Supporting User Intent




With over ten years of history, ownership changes, and thousands of customers, the number one name in essential oils had become a maze to navigate. Lacking a clear hierarchy, the site was confusing to navigate, even for employees who used it daily. There was a trove of valuable content, but it was buried under layers of pages.

Fig. 2: New Sitemap Proposal


First things first. After performing the website intake meeting, I started out learning the site and taking inventory of the content to get a feel for just how much and what types of content existed. The sheer volume of useful information that was present was amazing! Many of the pages were consolidated at this time due to similar forms of content appearing on separate pages.

After taking a look, there were 43 links that were accessible via the top level nav. Users brand-new to the site had no idea where to start.



The vast amount of information available and partnership Aromatics International enjoys with the leading school on aromatherapy, Aromahead Institute, led to a bit of an identity crisis, which manifested itself in a somewhat confused information architecture. This was multiplied by the various user personas each with distinct needs:

  • Professional Aromatherapist
  • Student
  • Wholesaler
  • Novice/ Enthusiast

Is Aromatics a content provider and hub of resources? Or, are these articles and starter guides secondary and do users simply seek products and head straight to purchase?

The question of hierarchy and priority of purchase pathways vs. education was a question that we answered by looking at user flows that resulted in more conversions, user testing, and an audit of the competitive landscape, especially social channels.


Diving into Google Analytics showed us that users who stumbled across an essential oil recipe page were significantly more likely to convert into customers than those who did not. This made sense, since the recipes show inspiring real-life applications.


Users first exposed to Aromatics International had no idea where to start. They intuitively started by clicking on exploratory pages like "Getting Started." Placing pointed, relevant CTAs on these pages for further action would be prudent.


Industry competitors utilize multi-level marketing techniques, proving enthusiasts often have similarly interested friends. Allowing for easy shares (and rewards for doing so) would be crucial. The most 'sharable' content were the recipe pages.

Starting the users on a path of education and allowing for shortcuts into the purchase pathway clearly became the optimal flow.

Satisfied with the breakdown of where the site should place itself between resource hub and shop, we started the wireframe process.


The first set of wireframes focused heavily on the community and educational aspect. I collaborated with the social media marketing team to ensure that the recommended channels were integrated tastefully into the site in key positions.


The client decided that they preferred to lean more heavily toward the product selling side rather than as a resource to the community, so we shifted gears a bit and added featured product bands as well as recipes to the homepage.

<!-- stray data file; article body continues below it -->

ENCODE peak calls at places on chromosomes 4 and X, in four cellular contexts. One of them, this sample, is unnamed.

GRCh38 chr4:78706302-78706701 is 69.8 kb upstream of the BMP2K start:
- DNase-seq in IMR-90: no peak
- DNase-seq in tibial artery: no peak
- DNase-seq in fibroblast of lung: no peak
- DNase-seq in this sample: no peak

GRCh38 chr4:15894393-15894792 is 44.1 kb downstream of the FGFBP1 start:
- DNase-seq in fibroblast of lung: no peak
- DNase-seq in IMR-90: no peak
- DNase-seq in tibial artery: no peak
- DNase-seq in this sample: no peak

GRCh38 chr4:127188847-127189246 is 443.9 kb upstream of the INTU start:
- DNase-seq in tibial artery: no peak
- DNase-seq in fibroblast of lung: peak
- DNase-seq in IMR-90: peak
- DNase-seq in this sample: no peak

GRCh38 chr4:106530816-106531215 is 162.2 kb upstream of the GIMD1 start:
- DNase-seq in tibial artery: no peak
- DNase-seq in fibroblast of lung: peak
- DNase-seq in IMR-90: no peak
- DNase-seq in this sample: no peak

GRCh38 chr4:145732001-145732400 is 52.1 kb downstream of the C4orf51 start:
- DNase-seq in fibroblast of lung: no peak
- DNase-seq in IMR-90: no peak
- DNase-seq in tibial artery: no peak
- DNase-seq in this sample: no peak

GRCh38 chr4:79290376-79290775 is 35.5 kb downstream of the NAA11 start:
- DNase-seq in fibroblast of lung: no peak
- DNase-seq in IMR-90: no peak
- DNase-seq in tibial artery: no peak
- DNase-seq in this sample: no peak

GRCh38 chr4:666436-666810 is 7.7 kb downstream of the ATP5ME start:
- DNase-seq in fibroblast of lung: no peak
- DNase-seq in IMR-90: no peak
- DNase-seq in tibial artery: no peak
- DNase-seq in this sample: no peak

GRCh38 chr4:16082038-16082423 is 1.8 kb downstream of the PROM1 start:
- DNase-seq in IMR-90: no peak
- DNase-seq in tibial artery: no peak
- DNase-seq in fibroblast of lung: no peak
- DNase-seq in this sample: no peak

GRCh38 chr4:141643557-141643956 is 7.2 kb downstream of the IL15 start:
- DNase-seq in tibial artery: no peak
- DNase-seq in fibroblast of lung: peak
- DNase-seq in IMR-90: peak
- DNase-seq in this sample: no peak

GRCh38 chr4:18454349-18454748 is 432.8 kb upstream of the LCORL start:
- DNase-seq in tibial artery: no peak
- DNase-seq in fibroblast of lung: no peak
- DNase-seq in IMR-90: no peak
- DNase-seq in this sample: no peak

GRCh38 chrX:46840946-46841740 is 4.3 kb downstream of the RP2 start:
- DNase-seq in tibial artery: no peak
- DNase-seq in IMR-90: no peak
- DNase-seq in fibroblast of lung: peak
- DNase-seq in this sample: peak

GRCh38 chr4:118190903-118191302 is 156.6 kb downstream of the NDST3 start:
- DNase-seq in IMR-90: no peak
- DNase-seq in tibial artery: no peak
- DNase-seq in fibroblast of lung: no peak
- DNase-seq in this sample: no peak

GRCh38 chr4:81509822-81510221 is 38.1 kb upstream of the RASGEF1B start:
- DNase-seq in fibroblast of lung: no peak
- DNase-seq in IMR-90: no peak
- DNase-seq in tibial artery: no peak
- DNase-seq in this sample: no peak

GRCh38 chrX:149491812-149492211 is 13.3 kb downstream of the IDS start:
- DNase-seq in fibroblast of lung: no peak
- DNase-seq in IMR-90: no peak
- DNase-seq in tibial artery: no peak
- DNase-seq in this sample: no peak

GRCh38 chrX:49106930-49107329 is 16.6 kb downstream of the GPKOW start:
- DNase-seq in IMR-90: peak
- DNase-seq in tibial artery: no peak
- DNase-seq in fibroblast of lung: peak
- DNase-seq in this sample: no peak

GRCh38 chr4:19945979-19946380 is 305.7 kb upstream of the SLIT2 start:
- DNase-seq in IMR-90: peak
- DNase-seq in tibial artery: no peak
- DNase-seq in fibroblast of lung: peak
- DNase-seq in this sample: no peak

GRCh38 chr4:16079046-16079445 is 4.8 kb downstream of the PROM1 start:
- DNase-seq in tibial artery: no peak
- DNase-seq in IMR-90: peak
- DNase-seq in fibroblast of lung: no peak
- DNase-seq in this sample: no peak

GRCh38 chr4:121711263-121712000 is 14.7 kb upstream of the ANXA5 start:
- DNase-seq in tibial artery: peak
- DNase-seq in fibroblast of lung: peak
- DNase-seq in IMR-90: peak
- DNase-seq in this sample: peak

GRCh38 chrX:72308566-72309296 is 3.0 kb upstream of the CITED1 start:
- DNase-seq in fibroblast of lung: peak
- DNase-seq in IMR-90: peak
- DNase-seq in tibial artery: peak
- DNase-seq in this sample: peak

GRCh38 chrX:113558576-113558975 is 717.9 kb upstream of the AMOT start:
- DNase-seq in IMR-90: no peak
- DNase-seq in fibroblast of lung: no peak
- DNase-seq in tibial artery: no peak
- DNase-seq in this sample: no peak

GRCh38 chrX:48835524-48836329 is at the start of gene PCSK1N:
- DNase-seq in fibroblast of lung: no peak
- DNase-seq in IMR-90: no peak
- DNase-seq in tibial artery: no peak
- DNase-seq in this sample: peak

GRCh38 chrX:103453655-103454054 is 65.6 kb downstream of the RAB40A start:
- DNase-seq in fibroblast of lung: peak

Then, I proceeded along the main user pathway towards purchase, wireframing the next high-profile page: the essential oil product gallery.


The catalog of essential oils alone was sizable, with nearly 200 unique oils. Aromatics International has a vast amount of knowledge of each oil that I harnessed into filters to create an interesting and easy shopping experience for the novice and professional user alike:

  • Uses/Applications
  • Aromas (is it minty? Spicy? How about woody?)
  • Origin (Aromatics prides itself on responsible sourcing around the globe)
  • Notes (Top? Base? Middle?)
  • Plant Part (Roots? Stem?)
  • Chemical Family (Fancy some sesquiterpenes?)
  • Chemical Component Slider


The recipe section on the old site, although hidden and unorganized, resulted in higher conversion rates than users that didn't chance upon them. Strangely enough, this was the case although the recipe pages had no method for users to purchase. Customers had to leave the page and hunt around for the recipe ingredients.

With the site redesign, we sorted the recipes into categories: Wellness, Skin + Beauty, and For the Home. We also added the ability to quickly view all ingredients on a specific recipe in list format, as well as check them off individually (or a "check all" button) to add them to your cart. Plus, easy ways to share and print for a recipe box. Taking a cue from popular food recipe sites, we also included ratings where users could chime in on their experiences with a blend recipe.


Ultimately, I was responsible for the identification and creation of a set of 26 page templates. At launch, we received heartwarming validation through the Contact form on the site:

I am enrolled in Aromahead's Certification Program and I have to say that I LOVE the new recipe section on your site!  With the new design, there is so much more to discover about how to use these amazing oils. Thanks for making it easier to navigate and the beautiful pictures don't hurt either!   

By focusing on how users browse, learn, and shop for essential oils, we were able to speak to all major audiences, and design a user experience that resulted in higher conversions as well as greater customer satisfaction.